Director Anthony Minghella has died aged 54.
BBC News report:
He had an operation for a growth in his neck last week and the operation seemed to have gone well.
But he had a fatal haemorrhage at 0500 GMT on Tuesday.
It is very sad loss for the British film industry, as Minghella had achieved critical and commerical success in Hollywood, but also helped get other films off the ground as a producer.
But it was with Truly, Madly Deeply in 1990 that his film career really began, even though it was initially a TV movie that went on to get a theatrical release.
After the relative disappointment of his next film Mr Wonderful – a 1993 romantic comedy with Matt Dillon and Annabella Sciorra, he took on the challenge of adapting Michael Ondaatje‘s novel The English Patient.
Despite numerous financial difficulties in getting the film made, it ended up at Miramax and the end result was a critical and commercial triumph as it won 9 Oscars.
His next film was The Talented Mr Ripley, another literary adaptation (based on Patricia Highsmith’s novel) and although it was not quite as successful, it may perhaps thought of as his finest work.
His next two films were ambitious: 2003 saw him direct Cold Mountain – an accomplished adaptation of Chalres Frazier’s civil war set novel with Jude Law and Nicole Kidman in the lead roles, whilst his most recent work was 2006’s Breaking and Entering, a drama set in contemporary London with Jude Law, Robin Wright Penn, Juliette Binoche and Ray Winstone.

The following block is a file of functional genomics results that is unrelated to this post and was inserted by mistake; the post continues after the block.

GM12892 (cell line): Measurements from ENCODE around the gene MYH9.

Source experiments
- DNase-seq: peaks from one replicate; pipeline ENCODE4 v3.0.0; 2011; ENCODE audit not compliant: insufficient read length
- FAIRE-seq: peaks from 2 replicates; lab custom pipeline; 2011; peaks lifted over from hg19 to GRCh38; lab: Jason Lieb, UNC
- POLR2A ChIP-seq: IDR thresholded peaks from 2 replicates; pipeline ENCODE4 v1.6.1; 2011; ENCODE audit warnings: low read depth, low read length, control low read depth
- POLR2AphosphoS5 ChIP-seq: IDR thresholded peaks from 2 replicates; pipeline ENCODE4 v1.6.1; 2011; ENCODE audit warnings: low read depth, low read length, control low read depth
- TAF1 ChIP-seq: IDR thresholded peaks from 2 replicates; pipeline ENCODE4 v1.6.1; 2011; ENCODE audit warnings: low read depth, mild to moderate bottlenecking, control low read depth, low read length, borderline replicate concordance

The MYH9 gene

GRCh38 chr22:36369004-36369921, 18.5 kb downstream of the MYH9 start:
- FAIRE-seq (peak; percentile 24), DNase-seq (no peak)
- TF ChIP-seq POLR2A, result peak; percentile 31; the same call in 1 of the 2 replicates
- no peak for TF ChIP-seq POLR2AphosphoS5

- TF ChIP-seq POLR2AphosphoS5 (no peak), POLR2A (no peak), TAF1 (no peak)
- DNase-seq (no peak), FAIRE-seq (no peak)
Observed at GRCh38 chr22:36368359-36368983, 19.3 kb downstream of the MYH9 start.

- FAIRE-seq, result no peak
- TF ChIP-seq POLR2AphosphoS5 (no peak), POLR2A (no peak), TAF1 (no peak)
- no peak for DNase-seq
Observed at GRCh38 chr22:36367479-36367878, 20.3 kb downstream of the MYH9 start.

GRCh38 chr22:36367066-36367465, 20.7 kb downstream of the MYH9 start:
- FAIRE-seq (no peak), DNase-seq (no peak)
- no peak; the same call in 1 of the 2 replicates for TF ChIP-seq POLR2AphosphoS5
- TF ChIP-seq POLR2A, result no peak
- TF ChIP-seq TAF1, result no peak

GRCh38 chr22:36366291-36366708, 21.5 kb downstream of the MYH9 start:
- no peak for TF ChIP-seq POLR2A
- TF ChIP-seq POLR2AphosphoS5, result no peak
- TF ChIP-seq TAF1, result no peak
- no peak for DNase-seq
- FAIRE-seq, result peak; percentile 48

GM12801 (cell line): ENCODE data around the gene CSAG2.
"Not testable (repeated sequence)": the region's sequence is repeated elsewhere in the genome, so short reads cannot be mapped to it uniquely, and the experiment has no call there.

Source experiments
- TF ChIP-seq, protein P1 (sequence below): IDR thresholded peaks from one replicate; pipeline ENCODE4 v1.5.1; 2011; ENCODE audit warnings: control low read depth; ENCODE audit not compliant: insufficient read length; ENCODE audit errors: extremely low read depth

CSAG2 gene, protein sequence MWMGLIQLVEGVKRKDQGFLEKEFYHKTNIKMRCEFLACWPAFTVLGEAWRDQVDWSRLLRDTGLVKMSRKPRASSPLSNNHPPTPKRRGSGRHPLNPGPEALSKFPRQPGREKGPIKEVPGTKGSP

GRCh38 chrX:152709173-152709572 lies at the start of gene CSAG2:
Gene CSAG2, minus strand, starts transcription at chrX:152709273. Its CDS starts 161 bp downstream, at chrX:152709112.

His most recent work was a 90 minute pilot for The No. 1 Ladies Detective Agency, which was scheduled to air on BBC1 this Sunday. Based on the novel by Alexander McCall Smith, it is about a Botswanan woman starts up the country’s first female-owned detective agency.
He was also chairman of the British Film Institute between 2003 and 2007.
Despite his undoubted filmmaking skills, a lot of people in the industry had an enormous amount of time and respect for Anthony as person. One actor I spoke to today – not a huge star by any means – told me that he received a hand written letter after enquiring about a possible supporting role in Cold Mountain. He didn’t get the part but it was a measure of the man that he took the time out to reply personally.
Although I never met him, people who worked with him always had good things to say about him – both on and off the record – and in the film industry that isn’t always the case.
This is a short video of Anthony talking about his life and career to producer Duncan Kenworthy:
This video is Anthony and Micahel Ondaatjie talking to Charlie Rose about The English Patient in 1996:
UPDATE 20/03/08: Friends of Anthony have set up a blog where people who knew or worked with him can leave a message or memory.
Mail can be sent to Old Chapel Studios, 19 Fleet Road, London NW3 2QR.